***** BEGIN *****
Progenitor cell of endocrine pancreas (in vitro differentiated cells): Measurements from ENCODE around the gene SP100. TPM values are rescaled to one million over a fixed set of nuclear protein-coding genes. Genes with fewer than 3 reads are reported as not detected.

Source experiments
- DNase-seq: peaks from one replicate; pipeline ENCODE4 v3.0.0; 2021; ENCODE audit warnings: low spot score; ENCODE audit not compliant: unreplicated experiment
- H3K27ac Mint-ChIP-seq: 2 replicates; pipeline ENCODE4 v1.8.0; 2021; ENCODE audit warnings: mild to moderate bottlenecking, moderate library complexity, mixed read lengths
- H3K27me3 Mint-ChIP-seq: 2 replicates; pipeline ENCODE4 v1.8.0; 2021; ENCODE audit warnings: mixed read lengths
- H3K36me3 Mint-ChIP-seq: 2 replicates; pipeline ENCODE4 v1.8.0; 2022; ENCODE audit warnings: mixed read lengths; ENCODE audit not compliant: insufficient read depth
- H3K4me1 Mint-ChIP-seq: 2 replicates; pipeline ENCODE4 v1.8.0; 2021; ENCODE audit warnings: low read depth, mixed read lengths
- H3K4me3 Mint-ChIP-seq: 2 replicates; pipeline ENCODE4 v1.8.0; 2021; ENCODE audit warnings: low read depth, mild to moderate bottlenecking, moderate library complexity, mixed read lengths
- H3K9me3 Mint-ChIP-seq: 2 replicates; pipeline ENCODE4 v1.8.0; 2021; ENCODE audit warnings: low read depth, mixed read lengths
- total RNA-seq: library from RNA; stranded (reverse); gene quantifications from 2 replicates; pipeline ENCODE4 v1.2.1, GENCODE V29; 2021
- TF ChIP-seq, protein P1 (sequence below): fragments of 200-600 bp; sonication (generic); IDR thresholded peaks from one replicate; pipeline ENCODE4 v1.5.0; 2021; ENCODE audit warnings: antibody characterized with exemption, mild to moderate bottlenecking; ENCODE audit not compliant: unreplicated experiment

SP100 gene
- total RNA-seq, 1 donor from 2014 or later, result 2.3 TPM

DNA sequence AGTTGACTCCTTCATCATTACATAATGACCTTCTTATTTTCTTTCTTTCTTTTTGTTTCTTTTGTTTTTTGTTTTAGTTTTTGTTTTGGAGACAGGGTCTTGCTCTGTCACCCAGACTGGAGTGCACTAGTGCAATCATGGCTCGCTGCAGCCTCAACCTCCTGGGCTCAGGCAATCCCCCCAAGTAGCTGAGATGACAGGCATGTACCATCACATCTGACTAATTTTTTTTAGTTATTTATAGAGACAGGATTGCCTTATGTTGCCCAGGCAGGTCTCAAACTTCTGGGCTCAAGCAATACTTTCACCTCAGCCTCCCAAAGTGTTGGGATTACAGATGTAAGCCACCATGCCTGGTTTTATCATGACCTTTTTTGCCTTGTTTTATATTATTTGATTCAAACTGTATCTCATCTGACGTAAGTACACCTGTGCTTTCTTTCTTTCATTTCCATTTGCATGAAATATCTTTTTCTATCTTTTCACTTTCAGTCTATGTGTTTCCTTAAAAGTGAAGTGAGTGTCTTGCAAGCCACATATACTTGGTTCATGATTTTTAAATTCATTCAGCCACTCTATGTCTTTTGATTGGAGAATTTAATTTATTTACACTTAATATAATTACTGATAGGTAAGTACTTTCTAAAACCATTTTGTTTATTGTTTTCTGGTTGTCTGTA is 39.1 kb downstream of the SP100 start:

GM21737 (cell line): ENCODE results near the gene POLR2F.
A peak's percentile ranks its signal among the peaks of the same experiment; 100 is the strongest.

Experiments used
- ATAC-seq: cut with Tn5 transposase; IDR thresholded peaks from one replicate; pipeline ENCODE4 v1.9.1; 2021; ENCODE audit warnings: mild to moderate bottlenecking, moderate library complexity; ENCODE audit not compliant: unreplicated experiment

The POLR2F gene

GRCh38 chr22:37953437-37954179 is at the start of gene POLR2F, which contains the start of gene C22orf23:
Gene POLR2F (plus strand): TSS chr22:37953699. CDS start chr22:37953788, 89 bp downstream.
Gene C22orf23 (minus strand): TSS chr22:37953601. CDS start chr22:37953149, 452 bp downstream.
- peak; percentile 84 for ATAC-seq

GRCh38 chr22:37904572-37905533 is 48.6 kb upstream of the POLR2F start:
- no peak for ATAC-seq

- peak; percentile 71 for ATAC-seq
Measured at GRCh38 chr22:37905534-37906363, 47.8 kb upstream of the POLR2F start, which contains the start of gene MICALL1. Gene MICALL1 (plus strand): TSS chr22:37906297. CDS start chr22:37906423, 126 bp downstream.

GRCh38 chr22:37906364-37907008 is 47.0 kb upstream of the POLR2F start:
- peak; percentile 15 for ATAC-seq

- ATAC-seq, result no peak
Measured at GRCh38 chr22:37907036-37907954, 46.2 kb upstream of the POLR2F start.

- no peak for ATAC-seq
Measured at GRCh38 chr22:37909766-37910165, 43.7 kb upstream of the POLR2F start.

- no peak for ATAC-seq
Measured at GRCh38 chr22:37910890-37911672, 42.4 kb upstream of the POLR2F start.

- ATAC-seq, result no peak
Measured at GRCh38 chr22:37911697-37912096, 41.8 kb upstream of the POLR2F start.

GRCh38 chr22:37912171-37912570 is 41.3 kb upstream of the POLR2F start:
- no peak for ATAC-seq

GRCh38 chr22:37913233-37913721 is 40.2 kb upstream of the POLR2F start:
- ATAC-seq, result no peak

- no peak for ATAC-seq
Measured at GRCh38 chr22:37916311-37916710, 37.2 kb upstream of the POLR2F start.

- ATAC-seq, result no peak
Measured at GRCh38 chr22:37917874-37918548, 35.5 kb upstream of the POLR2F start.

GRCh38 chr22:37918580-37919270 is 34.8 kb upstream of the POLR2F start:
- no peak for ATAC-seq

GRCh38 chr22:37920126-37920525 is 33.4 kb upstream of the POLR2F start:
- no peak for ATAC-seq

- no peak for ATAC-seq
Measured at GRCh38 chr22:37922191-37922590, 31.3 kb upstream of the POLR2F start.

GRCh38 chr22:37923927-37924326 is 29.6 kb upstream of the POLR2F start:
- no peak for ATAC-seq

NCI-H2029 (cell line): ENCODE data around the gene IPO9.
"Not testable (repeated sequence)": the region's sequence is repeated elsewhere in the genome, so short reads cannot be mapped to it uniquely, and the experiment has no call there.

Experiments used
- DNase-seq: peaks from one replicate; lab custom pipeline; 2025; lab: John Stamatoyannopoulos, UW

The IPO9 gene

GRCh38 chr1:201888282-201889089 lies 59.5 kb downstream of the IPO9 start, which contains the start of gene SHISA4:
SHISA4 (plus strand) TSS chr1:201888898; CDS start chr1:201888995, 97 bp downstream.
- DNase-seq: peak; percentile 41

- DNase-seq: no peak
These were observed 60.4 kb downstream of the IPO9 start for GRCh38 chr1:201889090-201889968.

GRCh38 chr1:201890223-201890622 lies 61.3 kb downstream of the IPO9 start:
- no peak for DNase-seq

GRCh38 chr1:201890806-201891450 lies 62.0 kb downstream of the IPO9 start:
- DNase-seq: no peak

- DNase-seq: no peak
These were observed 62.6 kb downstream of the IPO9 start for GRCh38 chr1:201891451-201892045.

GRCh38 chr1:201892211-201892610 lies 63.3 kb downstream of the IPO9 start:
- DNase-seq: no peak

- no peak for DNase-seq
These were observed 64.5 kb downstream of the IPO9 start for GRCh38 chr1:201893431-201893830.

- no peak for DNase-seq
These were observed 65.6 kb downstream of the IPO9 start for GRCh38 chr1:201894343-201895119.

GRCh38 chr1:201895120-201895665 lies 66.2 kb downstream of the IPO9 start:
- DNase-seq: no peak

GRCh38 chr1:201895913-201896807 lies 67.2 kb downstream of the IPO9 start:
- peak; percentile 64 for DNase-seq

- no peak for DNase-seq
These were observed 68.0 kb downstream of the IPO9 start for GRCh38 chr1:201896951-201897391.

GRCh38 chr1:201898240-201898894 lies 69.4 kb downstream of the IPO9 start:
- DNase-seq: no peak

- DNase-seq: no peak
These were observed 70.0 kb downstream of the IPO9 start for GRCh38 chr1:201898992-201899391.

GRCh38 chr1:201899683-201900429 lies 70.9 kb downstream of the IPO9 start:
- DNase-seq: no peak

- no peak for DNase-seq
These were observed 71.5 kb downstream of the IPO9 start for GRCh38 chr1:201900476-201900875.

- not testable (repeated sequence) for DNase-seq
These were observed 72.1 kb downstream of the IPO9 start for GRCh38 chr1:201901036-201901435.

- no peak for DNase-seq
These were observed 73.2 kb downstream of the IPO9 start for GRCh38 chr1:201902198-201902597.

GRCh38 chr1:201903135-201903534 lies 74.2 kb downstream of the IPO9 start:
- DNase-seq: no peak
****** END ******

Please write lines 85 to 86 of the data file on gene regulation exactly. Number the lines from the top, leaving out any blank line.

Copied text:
These were observed 70.0 kb downstream of the IPO9 start for GRCh38 chr1:201898992-201899391.

GRCh38 chr1:201899683-201900429 lies 70.9 kb downstream of the IPO9 start: